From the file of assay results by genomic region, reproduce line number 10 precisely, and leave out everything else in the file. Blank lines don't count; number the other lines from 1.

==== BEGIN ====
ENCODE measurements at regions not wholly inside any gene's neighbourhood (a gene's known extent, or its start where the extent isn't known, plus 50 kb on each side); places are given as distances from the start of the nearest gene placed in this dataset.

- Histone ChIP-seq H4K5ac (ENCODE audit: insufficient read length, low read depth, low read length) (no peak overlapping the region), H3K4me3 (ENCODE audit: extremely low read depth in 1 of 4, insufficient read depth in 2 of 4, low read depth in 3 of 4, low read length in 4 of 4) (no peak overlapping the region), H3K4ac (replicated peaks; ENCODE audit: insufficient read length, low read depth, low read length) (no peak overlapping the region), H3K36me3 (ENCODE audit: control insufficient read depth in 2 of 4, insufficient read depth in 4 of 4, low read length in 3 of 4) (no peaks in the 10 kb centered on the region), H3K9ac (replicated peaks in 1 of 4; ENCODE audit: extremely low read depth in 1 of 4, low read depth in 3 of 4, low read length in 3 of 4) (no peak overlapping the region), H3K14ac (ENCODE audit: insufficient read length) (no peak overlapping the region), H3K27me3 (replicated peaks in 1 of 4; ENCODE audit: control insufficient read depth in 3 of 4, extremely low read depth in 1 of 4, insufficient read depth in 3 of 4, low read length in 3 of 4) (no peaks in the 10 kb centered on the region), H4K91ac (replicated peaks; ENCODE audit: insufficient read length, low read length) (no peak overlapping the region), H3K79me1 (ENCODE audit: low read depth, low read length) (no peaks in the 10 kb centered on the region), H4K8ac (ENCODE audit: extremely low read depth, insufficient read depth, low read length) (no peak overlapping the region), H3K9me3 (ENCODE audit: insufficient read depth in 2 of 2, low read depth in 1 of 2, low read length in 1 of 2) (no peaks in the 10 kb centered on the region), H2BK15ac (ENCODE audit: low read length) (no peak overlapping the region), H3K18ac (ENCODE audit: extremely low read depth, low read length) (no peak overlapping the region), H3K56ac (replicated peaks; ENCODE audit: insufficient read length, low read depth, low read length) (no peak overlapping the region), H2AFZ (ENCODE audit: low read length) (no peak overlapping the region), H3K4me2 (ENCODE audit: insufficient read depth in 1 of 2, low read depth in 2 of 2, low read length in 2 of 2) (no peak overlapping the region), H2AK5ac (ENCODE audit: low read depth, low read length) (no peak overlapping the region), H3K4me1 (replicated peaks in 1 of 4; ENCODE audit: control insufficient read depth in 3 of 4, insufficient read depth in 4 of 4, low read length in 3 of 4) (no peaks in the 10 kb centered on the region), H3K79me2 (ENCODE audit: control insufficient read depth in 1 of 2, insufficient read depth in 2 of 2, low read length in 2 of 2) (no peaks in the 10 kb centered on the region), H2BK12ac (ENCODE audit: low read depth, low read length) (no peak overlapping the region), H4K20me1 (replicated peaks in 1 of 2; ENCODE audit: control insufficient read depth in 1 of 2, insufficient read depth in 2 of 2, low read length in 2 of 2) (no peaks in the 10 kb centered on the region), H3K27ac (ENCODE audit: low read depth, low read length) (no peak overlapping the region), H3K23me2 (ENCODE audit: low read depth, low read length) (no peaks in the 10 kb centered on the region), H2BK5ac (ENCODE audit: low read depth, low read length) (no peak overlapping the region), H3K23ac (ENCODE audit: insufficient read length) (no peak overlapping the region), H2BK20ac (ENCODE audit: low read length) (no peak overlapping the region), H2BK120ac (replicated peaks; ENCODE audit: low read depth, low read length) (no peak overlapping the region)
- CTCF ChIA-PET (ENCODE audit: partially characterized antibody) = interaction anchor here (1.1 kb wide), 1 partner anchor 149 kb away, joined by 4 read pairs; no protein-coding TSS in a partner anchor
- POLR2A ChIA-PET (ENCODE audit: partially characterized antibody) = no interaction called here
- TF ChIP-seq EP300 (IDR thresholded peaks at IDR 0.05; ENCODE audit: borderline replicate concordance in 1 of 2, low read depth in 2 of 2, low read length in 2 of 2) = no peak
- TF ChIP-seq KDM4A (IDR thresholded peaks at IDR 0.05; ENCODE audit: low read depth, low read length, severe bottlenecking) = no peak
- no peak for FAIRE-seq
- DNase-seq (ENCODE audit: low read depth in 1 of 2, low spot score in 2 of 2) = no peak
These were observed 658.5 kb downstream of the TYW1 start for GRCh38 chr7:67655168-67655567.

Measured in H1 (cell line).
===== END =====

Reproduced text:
Measured in H1 (cell line).